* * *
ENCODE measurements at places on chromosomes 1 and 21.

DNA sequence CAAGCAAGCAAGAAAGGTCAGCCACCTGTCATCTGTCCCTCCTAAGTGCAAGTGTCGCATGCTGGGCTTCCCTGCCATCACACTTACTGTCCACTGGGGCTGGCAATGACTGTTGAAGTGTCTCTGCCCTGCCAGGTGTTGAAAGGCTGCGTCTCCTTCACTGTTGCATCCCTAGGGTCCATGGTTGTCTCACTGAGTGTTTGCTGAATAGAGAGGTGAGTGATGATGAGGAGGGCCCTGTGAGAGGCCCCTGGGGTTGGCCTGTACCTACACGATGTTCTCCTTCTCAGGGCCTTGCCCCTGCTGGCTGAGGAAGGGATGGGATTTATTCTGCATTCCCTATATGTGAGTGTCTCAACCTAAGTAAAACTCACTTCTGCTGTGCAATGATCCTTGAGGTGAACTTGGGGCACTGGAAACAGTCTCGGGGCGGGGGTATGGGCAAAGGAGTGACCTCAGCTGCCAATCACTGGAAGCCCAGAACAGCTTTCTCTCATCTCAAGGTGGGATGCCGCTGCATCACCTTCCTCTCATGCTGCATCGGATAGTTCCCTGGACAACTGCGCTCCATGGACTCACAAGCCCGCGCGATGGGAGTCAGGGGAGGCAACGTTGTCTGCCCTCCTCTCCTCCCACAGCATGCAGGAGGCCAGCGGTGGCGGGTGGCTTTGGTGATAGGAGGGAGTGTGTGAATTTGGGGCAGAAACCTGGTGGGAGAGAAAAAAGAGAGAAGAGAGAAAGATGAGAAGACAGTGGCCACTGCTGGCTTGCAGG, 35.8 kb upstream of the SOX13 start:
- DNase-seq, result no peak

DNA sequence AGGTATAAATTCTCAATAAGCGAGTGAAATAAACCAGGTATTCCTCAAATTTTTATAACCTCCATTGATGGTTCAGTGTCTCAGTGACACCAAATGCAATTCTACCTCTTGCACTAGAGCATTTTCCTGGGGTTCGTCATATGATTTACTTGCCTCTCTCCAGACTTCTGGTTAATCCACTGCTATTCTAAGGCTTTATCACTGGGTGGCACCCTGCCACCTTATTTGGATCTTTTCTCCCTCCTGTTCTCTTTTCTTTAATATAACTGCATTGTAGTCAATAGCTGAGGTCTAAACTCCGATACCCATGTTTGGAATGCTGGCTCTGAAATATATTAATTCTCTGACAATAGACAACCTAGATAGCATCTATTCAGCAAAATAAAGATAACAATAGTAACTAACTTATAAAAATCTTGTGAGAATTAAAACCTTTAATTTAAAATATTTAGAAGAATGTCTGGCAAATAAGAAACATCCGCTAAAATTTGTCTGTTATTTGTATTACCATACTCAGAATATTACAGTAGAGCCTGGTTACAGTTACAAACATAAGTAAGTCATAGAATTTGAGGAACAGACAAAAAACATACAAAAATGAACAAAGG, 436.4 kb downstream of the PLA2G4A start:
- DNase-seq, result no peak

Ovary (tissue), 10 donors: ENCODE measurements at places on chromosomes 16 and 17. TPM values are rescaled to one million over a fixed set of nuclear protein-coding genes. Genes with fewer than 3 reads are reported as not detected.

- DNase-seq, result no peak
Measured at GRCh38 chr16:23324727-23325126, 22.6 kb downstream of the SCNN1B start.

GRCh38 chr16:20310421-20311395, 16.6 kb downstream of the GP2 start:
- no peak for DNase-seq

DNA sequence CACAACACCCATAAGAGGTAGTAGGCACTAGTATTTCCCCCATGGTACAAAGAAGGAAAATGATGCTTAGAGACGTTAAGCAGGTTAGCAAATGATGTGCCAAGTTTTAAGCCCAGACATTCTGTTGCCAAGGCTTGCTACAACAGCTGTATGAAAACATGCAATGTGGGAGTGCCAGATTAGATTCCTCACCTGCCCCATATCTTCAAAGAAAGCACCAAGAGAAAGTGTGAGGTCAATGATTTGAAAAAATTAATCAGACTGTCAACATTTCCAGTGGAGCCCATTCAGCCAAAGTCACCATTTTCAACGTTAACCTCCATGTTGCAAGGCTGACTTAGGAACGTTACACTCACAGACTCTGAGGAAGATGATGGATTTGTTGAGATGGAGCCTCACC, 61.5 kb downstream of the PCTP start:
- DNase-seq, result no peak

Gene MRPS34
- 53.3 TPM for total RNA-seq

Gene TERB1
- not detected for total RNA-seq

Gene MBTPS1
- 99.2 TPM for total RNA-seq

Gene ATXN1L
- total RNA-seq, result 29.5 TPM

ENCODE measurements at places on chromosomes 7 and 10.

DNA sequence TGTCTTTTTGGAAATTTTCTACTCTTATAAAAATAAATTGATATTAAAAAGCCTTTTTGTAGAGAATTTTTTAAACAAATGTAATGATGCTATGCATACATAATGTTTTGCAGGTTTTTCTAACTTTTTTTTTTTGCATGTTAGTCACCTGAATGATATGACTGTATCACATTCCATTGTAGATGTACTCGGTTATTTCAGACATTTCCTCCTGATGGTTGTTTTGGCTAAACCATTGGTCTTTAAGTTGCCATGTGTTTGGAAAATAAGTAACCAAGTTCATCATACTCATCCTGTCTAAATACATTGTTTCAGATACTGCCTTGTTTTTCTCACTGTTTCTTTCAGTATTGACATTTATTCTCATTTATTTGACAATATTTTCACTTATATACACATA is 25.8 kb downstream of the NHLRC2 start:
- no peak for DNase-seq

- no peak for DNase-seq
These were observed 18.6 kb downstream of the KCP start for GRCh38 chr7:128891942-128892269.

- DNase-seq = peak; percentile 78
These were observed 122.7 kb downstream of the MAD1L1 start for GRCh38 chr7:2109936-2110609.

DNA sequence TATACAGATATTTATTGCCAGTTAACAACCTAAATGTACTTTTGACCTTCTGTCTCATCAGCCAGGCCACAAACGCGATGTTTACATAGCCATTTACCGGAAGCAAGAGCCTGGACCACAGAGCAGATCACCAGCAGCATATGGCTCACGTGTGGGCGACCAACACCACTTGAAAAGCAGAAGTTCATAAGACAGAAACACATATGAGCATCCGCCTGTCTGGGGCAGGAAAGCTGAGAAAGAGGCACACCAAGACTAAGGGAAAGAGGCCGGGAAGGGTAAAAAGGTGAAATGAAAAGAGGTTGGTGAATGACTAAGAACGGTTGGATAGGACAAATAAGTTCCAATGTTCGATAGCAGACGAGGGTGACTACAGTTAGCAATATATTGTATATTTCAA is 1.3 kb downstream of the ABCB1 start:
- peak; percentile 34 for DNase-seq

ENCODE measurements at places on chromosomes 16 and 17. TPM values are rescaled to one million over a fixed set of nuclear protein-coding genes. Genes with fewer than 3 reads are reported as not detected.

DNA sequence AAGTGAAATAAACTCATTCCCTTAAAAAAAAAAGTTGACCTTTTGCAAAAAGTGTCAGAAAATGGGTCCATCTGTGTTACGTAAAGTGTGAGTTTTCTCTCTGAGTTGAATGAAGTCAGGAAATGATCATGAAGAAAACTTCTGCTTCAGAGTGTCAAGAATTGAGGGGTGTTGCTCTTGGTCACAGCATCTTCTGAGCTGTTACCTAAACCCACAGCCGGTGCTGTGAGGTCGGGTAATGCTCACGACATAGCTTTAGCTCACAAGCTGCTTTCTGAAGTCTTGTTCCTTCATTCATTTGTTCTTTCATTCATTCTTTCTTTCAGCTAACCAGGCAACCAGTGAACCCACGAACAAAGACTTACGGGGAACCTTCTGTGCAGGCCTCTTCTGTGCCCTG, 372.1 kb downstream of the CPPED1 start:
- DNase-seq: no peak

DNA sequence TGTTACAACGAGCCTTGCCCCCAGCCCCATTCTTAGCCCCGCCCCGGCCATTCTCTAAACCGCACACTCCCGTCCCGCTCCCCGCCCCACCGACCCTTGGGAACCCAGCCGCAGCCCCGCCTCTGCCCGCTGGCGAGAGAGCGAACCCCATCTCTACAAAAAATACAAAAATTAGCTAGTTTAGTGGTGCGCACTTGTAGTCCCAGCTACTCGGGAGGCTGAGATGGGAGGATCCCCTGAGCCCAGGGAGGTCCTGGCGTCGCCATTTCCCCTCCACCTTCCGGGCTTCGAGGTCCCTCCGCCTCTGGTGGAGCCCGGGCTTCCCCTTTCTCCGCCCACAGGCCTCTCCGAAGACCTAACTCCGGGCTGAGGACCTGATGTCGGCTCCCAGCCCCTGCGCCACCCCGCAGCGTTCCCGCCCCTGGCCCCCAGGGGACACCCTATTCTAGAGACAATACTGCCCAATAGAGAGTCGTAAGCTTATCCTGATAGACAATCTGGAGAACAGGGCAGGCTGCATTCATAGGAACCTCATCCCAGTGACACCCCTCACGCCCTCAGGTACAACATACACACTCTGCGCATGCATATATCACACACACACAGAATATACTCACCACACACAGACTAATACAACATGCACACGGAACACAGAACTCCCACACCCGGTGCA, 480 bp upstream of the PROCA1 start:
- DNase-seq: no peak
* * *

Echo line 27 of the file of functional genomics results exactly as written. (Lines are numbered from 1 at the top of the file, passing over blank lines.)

These were observed 122.7 kb downstream of the MAD1L1 start for GRCh38 chr7:2109936-2110609.